West Chicago, IL 60021
I don't quite know how I should report this. It is not my writing. The questions were posed by Stephen Leffler, a resident of West Chicago, in an email to members of the City Council. The answer is from an email from City Manager Michael Guttman to Mr. Leffler. In the interest of clarity, The major sections of both are reproduced here by topic.
1. Hawthorne Lane
|Steven M. Leffler||When will Hawthorn be resurfaced? Itís a disaster west of Arbor. Allan, thanks for getting the potholes fixed after we spoke next November, but the whole street really needs attention.|
|Michael Guttman||That portion of Hawthorne Lane between Arbor Avenue and the UP/EJE railroad tracks is presently scheduled, weather permitting, to receive a one (1) inch overlay commencing the week of June 13, 2005. MFT dollars, in the budgeted amount of $29,000, will used to overlay the roadway. The intent of this is a cosmetic overlay until the road is reconstructed in Spring 2007. Unfortunately, the City does not have enough dollars budgeted to overlay Hawthorne Lane west of the railroad tracks. This portion of roadway will continue to receive routine maintenance activities (i.e., pot hole patching).|
|Steven M. Leffler||The ďNo right turn on redĒ at 59 and Hawthorn is a complete PITA. The problem at that intersection is that you canít see southbound traffic too well due to a small hill by the video store. So why didnít the city planners insist on leveling the hill when the video store was built? Now, the hill looks stupid sitting there, and we have to sit at that light and waste gas, pollute the environment and feed the middle-east terrorists with our gas $$$s. Itís not too late, letís fix this.|
|Michael Guttman||When traveling eastbound on Hawthorne Lane, at the
intersection of Hawthorne Lane and Illinois Route 59, the "No Turn On Red"
sign has been posted per City Ordinance for the protection of all drivers.
The curvature of Illinois Route 59, north of the referenced intersection,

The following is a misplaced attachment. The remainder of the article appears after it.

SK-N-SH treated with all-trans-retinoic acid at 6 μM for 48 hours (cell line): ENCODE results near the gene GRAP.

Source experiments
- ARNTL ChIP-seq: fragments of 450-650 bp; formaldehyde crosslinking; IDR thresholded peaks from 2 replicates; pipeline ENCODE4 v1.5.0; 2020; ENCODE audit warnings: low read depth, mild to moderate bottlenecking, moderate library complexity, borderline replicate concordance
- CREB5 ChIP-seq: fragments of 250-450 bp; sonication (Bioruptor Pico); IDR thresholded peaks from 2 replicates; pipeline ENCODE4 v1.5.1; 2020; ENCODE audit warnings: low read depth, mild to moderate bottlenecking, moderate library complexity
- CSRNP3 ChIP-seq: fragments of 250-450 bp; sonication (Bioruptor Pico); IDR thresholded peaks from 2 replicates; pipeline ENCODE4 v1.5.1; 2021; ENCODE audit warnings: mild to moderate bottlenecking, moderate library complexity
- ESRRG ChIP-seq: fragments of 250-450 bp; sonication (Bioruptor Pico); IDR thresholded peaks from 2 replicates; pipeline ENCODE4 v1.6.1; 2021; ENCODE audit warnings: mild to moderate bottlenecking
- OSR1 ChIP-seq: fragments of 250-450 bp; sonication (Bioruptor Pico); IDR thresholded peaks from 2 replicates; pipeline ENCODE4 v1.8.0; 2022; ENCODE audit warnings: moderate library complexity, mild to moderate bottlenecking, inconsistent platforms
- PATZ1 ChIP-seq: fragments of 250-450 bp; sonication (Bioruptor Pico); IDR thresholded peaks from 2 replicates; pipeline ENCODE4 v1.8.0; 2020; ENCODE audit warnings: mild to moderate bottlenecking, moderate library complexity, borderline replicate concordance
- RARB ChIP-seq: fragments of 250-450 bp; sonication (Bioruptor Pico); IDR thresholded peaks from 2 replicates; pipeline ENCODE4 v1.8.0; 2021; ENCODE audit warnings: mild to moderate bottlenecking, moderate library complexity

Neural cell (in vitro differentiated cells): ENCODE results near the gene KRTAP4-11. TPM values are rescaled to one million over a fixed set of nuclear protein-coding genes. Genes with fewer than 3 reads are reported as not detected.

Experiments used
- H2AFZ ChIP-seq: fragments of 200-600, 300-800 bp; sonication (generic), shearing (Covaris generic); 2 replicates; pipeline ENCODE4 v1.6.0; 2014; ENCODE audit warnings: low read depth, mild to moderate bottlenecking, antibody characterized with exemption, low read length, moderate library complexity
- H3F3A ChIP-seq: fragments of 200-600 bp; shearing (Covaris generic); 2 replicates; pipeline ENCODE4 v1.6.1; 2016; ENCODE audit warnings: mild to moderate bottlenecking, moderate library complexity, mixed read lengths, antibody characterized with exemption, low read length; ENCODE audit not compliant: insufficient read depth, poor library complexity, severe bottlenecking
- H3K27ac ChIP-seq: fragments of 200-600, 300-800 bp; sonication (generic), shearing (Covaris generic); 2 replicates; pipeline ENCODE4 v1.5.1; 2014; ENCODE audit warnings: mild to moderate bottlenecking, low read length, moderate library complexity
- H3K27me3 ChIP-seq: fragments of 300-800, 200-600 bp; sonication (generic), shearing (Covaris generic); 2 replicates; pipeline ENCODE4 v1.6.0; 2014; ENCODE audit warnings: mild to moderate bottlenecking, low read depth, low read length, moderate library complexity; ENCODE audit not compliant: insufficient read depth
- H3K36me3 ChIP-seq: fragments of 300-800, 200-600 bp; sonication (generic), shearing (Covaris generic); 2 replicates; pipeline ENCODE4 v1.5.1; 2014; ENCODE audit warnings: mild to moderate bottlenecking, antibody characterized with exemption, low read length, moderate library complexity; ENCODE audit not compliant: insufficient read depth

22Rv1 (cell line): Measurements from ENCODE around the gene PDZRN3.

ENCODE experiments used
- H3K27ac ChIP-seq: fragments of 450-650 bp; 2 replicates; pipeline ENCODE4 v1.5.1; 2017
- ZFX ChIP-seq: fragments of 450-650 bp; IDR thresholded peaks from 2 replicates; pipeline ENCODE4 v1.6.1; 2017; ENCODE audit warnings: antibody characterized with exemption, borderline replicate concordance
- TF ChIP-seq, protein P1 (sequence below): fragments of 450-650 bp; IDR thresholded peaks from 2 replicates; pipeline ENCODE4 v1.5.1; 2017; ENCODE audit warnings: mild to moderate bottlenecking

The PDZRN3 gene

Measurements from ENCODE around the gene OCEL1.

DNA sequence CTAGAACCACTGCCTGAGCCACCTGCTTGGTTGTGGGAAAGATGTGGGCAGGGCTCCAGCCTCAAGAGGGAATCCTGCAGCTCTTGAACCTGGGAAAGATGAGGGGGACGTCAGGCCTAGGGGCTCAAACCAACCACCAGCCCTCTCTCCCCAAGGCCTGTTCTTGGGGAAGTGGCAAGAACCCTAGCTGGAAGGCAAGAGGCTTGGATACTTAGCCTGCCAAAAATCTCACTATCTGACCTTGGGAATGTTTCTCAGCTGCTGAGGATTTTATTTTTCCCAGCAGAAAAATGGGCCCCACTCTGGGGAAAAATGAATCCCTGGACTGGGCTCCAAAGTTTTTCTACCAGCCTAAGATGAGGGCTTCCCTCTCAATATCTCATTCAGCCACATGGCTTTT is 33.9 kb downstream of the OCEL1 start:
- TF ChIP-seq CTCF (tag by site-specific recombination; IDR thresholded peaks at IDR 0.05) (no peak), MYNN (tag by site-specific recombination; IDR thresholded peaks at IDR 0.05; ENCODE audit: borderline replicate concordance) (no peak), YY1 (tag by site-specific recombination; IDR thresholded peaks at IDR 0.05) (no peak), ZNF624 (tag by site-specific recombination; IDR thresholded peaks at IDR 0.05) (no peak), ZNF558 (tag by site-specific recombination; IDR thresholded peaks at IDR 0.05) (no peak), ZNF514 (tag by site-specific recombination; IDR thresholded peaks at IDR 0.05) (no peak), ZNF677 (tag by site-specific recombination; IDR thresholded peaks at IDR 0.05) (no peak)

limits visibility and the "No Turn On Red" signage has been posted to
improve safety and limit accidents. Staff agrees that the hill remaining
by the video store adds to the sight limits, but even if it were removed,
staff believes that the curvature of the roadway would continue to warrant
the turn limits. City staff did suggest to the developer that the hill be
lowered, but such would have resulted in further involvement/permitting
from IDOT, which may/may not have been successful.
Drivers who are headed southbound can access Lee Road, James Avenue, or Ray Avenue via Ingalton Avenue, south from Hawthorne Lane.
|Steven M. Leffler||Iím glad to see new businesses coming into town, but have more issues with the city planners, specifically with the new development near the S curve on 59. Though Aldi and Family Video are fine, the brick on the other new buildings along 59 is butt ugly. Nothing we can do about it now, but why wasnít this coordinated as a single planned unit with all of the brick and building styling coordinated? This was an opportunity to make the area look and feel upscale, and now it looks like just another poorly planned development.|
4. Bike Path
|Steven M. Leffler||This is my most important issue. The improved portion of the Great
Western Trail terminates just west of Prince Crossing where it intersects
with the Illinois Prairie Path, but an unimproved path continues west under
59 and eventually runs directly north of the Willow Creek subdivision along
the ComEd easement. I understand that there will be a road connecting the
new subdivision with the Willow Creek subdivision at the empty lot near
Wegner. It would be great to have the improved section of the Great Western
Trail extended to at least the new street at the empty lot. This would allow
everybody in the Willow Creek subdivision, the new subdivision to the north,
and all the folks in the apartments along 59 access to a great network of
biking and jogging trails. I think this would greatly improve the value of
our homes and quality of life. I have started to ride my bike to work (in
Glendale Heights) on nice days, but the condition of this trail west of
Prince Crossing makes it difficult to travel. As a result I end up riding on
some fairly busy and dangerous surface streets.
|Michael Guttman||The Great Western Trail, including that portion west of the Prince Crossing Road and the Illinois Prairie Path remains under DuPage County's jurisdiction. City staff supports the idea of improving the Great Western Trail west of Prince Crossing Road, even extending the path to connect with the Geneva Spur near Reed Keepler Park. However, due to a limited budget and prioritization of other projects (i.e., Reconstruction of Hawthorne Lane), improvements and/or extension of the path is presently not within the City's five (5) year plan. But, it is identified as a project within our ten (10) year plan. The City of West Chicago has had, and will continue to have, conversations with DuPage County concerning maintenance and restoration of the existing path.|